Students weld at the RMTC.
Students practice welding at the RMTC. Photo courtesy of Kellogg Community College.

After graduating high school some students don’t wish to continue traditional education. Traditional college education includes class lectures, homework and tests. Instead they may pursue a certification from a vocational school for a trade job. The Regional Manufacturing Technology Center (RMTC) provides these types of programs for Kellogg Community College students.

“A big part of choosing a career path is making sure that you pick something you’ll enjoy doing every day, something that gives you a sense of purpose and accomplishment. The trades aren’t for everyone, I just want to make sure that those who might be happy working in a trade are aware and at least consider the option,” KCC’s Interim Director of Industrial Trades Education Tom Longman said.

“Community colleges are a great place to learn a trade. KCC has reputable and accredited trades programs that are offered at its 50,000-square-foot RMTC. The RMTC is fully equipped with up-to-date real-world training equipment and staffed with experts possessing the knowledge and passion to help students succeed.”

The RMTC has many trades available for students to choose from. These classes help students learn skills that are needed in trades such as HVAC technicians, renewable energy technicians, machinists and electricians. Welding and electrical classes have high enrollment at the RMTC.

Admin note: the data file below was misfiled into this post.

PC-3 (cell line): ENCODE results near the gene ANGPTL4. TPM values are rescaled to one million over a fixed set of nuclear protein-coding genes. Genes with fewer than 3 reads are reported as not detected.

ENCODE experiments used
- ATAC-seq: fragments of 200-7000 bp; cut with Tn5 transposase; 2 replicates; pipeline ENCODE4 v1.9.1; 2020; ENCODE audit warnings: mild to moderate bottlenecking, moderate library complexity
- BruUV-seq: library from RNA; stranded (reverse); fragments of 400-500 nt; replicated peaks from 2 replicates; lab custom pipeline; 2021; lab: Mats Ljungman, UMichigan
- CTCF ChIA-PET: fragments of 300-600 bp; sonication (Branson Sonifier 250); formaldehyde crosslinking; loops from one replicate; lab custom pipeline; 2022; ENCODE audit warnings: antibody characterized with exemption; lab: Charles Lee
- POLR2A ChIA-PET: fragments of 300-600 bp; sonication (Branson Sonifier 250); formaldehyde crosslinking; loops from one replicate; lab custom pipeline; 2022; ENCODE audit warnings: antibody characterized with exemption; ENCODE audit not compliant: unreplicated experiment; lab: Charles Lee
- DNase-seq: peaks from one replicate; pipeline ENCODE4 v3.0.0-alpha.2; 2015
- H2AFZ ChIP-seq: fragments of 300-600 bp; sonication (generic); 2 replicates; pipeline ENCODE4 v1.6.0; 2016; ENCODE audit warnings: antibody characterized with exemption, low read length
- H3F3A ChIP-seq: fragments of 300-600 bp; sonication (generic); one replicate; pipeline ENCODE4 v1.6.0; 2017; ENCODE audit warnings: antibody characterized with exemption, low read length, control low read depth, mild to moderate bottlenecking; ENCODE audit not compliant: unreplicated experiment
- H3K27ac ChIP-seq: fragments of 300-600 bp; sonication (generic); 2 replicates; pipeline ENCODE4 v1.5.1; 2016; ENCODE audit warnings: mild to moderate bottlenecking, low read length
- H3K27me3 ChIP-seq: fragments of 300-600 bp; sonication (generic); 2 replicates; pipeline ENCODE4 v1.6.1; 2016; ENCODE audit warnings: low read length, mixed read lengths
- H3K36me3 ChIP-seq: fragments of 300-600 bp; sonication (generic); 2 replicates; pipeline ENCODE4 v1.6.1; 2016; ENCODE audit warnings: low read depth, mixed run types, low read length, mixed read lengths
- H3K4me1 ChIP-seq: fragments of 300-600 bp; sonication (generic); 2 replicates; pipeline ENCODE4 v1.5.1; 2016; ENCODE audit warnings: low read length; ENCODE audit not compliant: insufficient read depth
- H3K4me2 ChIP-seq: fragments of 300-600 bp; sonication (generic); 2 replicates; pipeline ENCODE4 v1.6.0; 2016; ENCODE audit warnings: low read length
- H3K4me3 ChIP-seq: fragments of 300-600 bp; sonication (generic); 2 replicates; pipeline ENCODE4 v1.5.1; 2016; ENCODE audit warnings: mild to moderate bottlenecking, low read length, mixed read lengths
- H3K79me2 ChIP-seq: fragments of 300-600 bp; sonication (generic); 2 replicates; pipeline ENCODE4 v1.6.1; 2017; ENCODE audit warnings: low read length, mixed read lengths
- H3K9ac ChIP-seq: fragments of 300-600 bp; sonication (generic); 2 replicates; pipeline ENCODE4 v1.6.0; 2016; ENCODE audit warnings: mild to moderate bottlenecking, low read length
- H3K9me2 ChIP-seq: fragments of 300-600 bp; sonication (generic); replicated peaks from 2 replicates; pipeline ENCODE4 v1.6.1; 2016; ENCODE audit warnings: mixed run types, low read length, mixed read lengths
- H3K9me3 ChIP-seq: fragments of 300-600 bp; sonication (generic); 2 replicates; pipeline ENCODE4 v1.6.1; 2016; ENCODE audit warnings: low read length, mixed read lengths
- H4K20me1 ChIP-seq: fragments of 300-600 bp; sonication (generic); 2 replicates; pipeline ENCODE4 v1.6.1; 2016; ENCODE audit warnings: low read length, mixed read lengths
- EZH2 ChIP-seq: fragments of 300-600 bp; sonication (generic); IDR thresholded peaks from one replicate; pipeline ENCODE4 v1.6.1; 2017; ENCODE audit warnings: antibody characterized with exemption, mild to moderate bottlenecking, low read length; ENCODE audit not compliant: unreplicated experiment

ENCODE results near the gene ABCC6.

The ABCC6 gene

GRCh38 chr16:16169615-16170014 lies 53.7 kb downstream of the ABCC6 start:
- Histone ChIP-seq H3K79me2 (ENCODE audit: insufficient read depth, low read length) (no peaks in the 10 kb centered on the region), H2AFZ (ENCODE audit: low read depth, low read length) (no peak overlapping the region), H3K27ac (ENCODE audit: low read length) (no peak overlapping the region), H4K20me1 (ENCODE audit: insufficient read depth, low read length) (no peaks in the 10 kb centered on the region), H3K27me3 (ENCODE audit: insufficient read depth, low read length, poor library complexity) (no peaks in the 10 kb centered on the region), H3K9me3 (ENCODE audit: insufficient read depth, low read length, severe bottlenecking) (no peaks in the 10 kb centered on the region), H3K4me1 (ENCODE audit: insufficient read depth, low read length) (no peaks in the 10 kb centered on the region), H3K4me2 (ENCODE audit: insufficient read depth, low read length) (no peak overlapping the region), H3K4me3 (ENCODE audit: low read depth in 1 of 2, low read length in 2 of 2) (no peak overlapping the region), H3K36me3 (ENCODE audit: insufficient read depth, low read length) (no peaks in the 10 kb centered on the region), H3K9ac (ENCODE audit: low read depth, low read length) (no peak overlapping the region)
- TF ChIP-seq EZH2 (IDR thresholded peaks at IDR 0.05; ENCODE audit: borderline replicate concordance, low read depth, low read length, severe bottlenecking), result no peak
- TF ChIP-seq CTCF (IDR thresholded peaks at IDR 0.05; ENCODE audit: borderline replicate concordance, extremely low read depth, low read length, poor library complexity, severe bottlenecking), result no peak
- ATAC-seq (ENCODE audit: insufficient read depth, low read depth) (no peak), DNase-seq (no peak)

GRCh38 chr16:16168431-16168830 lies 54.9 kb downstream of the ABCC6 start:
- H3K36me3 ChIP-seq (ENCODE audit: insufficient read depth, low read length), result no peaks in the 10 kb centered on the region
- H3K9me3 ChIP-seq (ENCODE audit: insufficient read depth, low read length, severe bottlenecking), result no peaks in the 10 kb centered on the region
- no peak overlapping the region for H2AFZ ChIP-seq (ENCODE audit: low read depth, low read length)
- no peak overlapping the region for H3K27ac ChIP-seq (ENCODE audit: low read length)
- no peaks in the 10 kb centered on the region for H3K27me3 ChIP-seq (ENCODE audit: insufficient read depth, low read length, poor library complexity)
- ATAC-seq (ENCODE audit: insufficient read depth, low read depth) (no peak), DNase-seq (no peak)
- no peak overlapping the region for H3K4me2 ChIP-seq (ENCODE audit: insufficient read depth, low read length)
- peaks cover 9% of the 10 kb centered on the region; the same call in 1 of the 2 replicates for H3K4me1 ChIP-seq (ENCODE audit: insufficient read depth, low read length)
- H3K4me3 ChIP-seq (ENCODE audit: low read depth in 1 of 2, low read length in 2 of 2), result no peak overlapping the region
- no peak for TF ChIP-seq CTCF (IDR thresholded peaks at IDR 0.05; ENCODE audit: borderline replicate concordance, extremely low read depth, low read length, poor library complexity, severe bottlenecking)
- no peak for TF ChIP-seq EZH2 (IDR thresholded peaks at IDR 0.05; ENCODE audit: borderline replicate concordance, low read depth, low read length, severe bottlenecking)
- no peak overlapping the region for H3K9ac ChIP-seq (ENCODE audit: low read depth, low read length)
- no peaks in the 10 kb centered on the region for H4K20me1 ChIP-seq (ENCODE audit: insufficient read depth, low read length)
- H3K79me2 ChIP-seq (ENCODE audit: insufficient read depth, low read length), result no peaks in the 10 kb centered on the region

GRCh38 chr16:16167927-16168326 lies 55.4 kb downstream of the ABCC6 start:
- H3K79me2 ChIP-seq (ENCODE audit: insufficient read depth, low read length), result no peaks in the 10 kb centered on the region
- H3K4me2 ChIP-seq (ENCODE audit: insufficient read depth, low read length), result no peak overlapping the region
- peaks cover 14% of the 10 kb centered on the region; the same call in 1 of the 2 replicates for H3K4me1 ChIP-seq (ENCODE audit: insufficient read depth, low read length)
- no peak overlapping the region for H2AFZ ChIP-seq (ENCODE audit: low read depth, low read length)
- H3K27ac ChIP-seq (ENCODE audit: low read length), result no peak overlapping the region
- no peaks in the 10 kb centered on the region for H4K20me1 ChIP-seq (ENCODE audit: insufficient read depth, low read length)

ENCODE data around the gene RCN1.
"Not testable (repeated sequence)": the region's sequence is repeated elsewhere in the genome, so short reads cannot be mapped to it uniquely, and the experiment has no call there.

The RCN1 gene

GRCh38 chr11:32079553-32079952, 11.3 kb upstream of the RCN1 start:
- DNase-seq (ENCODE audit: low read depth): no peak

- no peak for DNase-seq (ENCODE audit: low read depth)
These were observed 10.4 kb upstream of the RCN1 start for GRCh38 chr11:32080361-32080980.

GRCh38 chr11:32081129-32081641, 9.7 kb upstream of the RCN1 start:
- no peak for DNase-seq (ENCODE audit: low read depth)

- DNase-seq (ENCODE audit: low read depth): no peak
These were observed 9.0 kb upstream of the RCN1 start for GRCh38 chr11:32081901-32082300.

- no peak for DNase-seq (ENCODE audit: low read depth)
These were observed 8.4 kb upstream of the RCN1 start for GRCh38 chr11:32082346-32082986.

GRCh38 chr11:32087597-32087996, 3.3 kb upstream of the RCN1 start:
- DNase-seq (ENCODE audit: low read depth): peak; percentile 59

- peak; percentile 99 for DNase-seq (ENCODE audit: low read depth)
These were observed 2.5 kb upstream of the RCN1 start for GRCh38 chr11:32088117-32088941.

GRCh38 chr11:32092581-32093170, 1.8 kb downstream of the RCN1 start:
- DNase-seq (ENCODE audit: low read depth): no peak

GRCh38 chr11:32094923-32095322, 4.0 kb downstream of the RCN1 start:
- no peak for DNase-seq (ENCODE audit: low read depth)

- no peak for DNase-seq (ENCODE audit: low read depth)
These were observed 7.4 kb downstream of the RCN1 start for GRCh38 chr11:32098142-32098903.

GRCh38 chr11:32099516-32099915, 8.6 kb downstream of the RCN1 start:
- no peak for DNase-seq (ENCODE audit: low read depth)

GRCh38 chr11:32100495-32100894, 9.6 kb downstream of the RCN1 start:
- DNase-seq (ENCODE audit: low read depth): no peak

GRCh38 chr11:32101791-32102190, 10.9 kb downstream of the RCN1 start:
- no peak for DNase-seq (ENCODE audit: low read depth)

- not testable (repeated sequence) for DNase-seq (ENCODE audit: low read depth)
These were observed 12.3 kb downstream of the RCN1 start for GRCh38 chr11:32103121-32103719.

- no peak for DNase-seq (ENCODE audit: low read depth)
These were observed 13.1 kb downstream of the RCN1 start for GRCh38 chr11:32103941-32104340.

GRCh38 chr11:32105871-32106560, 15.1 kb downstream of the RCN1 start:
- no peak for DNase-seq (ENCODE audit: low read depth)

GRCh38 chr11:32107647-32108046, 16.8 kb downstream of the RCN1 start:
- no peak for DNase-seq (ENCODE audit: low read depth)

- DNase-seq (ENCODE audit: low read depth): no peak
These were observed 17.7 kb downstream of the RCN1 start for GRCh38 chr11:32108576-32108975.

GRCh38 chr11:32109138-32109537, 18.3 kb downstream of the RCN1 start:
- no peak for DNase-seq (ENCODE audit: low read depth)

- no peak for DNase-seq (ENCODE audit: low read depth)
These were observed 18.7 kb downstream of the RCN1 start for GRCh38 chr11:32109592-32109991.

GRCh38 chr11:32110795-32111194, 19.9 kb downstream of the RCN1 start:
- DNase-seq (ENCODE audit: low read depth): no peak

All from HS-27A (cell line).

“Welding and electrical classes are the most popular, both have high enrollment. I think welding is popular because students think it’s cool and it’s very hands-on with not as much book work as some trades,” Longman said. “I think electrical is popular because people know how much money electricians can make after they complete an apprenticeship and become a journeyman. The average wage for a journeyman electrician is $28 per hour, with some International Brotherhood of Electrical Workers (IBEW) master electricians averaging $43 per hour.”

Aside from providing more options to hands-on learners, the RMTC allows students to complete their education in modules. The classes are also “open-entry.” This means that students are allowed to finish their module for the semester at their own pace.

“The flexibility of the modular format is very appealing to both students and employers who send and sponsor students for training. Being able to start classes at any time throughout the year makes it very convenient. So does being able to choose the days and times that work best for everyone’s busy life. It does however require somewhat more discipline than going to classes that have set days and times,” Longman said.

Being able to decide how quickly they want to finish a module gives the students the freedom to finish their certification earlier than the projected time.

“Program completion certificates are 25 to 30 credit hours, which equates to approximately 600 to 720 hours of training. How many hours a student is attending will determine how long it takes to complete a certificate. It could range from nine months to two years depending if the student is part time or full time,” Longman said.

Trade school gives students the option to expand their hands-on skills. The training the RMTC offers allows them to receive certifications in high-paying careers.

“It all boils down to what you are good at and what you will be happy doing. I discovered the machining/tool and die trade in high school and right away knew that it was what I wanted to do for a career,” Longman said. “It has been a rewarding path throughout the last 40 years working in a skilled trade that I love.”